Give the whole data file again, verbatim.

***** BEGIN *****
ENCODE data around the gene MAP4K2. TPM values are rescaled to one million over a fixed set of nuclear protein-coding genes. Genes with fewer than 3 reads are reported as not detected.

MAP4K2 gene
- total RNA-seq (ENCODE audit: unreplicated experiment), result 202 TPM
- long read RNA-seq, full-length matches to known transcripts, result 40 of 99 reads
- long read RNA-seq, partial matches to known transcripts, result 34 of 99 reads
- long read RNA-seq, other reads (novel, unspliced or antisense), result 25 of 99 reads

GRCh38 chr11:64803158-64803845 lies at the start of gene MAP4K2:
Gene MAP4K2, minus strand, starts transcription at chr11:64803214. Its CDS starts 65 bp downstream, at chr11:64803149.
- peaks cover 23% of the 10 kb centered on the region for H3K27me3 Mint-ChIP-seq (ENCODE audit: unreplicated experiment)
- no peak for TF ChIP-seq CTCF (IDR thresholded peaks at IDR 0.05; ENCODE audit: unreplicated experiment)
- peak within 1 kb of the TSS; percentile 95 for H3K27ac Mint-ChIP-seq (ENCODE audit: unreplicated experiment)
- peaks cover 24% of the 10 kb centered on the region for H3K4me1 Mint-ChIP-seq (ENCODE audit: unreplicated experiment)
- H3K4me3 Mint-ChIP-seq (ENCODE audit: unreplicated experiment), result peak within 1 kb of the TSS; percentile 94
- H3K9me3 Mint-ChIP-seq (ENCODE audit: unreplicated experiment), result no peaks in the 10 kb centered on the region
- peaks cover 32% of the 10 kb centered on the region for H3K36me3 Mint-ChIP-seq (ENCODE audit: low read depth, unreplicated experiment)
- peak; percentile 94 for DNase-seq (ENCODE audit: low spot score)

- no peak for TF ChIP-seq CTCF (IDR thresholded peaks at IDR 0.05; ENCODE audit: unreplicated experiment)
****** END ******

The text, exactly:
ENCODE data around the gene MAP4K2. TPM values are rescaled to one million over a fixed set of nuclear protein-coding genes. Genes with fewer than 3 reads are reported as not detected.

MAP4K2 gene
- total RNA-seq (ENCODE audit: unreplicated experiment), result 202 TPM
- long read RNA-seq, full-length matches to known transcripts, result 40 of 99 reads
- long read RNA-seq, partial matches to known transcripts, result 34 of 99 reads
- long read RNA-seq, other reads (novel, unspliced or antisense), result 25 of 99 reads

GRCh38 chr11:64803158-64803845 lies at the start of gene MAP4K2:
Gene MAP4K2, minus strand, starts transcription at chr11:64803214. Its CDS starts 65 bp downstream, at chr11:64803149.
- peaks cover 23% of the 10 kb centered on the region for H3K27me3 Mint-ChIP-seq (ENCODE audit: unreplicated experiment)
- no peak for TF ChIP-seq CTCF (IDR thresholded peaks at IDR 0.05; ENCODE audit: unreplicated experiment)
- peak within 1 kb of the TSS; percentile 95 for H3K27ac Mint-ChIP-seq (ENCODE audit: unreplicated experiment)
- peaks cover 24% of the 10 kb centered on the region for H3K4me1 Mint-ChIP-seq (ENCODE audit: unreplicated experiment)
- H3K4me3 Mint-ChIP-seq (ENCODE audit: unreplicated experiment), result peak within 1 kb of the TSS; percentile 94
- H3K9me3 Mint-ChIP-seq (ENCODE audit: unreplicated experiment), result no peaks in the 10 kb centered on the region
- peaks cover 32% of the 10 kb centered on the region for H3K36me3 Mint-ChIP-seq (ENCODE audit: low read depth, unreplicated experiment)
- peak; percentile 94 for DNase-seq (ENCODE audit: low spot score)

- no peak for TF ChIP-seq CTCF (IDR thresholded peaks at IDR 0.05; ENCODE audit: unreplicated experiment)